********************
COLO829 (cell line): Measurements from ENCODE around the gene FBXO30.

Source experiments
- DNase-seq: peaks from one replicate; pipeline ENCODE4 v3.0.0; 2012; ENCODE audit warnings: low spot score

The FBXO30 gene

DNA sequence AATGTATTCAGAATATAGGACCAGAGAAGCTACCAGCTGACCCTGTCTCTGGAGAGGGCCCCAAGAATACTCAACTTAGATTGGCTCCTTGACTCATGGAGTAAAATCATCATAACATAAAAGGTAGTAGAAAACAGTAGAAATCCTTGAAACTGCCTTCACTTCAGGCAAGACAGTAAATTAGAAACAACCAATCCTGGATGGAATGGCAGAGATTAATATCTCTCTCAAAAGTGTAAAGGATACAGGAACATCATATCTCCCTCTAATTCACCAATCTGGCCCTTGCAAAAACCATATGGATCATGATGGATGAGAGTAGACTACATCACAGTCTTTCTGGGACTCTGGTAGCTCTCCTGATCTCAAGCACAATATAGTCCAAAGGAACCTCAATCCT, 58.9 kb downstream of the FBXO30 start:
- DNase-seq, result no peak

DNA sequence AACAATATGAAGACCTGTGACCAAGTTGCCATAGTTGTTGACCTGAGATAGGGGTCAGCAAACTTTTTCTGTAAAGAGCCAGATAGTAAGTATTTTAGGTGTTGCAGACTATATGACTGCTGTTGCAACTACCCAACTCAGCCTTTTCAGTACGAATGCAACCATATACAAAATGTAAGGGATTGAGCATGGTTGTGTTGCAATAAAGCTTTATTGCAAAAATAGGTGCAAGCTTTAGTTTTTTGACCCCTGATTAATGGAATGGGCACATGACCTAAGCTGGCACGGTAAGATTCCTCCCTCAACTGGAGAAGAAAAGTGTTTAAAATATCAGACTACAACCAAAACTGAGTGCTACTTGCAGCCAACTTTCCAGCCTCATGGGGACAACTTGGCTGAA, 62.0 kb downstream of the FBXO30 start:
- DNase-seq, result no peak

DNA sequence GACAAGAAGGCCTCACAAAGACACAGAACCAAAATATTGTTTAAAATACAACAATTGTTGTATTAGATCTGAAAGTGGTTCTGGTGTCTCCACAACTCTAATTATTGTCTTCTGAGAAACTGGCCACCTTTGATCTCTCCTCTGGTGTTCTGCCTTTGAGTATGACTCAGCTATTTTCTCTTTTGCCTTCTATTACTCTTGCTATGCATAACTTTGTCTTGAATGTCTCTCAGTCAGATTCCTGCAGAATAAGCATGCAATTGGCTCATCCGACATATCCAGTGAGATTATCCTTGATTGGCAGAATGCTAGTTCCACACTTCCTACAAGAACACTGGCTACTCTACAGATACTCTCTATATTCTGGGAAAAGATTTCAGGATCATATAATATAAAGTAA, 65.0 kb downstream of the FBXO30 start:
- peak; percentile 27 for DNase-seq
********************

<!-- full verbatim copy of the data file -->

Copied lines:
COLO829 (cell line): Measurements from ENCODE around the gene FBXO30.

Source experiments
- DNase-seq: peaks from one replicate; pipeline ENCODE4 v3.0.0; 2012; ENCODE audit warnings: low spot score

The FBXO30 gene

DNA sequence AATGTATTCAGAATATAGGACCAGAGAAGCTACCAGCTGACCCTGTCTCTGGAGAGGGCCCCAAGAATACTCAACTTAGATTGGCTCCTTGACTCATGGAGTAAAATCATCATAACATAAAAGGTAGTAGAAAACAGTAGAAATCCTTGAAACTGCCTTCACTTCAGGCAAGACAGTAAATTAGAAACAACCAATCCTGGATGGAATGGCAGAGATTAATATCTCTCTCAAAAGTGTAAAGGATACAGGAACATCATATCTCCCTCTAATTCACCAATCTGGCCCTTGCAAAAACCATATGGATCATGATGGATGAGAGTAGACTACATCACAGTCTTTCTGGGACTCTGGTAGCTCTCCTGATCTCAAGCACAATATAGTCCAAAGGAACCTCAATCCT, 58.9 kb downstream of the FBXO30 start:
- DNase-seq, result no peak

DNA sequence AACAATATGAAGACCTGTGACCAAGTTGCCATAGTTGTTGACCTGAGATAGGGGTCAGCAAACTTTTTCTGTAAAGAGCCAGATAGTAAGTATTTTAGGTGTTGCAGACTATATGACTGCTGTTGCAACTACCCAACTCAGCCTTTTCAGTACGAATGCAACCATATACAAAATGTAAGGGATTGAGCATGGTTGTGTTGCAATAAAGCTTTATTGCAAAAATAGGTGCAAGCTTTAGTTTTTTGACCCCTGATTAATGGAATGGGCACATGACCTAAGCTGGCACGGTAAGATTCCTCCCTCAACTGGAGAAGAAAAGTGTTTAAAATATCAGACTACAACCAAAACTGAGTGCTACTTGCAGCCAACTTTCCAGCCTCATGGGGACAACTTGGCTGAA, 62.0 kb downstream of the FBXO30 start:
- DNase-seq, result no peak

DNA sequence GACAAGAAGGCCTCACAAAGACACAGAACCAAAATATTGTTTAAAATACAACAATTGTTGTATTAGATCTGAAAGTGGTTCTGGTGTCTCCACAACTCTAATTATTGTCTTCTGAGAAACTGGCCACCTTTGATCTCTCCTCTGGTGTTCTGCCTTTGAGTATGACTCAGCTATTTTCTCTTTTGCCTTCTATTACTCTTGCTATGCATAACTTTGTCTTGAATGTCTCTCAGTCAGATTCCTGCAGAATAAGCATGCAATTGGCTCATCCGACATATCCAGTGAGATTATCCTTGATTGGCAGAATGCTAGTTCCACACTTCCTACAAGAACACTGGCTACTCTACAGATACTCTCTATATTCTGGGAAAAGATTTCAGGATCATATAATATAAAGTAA, 65.0 kb downstream of the FBXO30 start:
- peak; percentile 27 for DNase-seq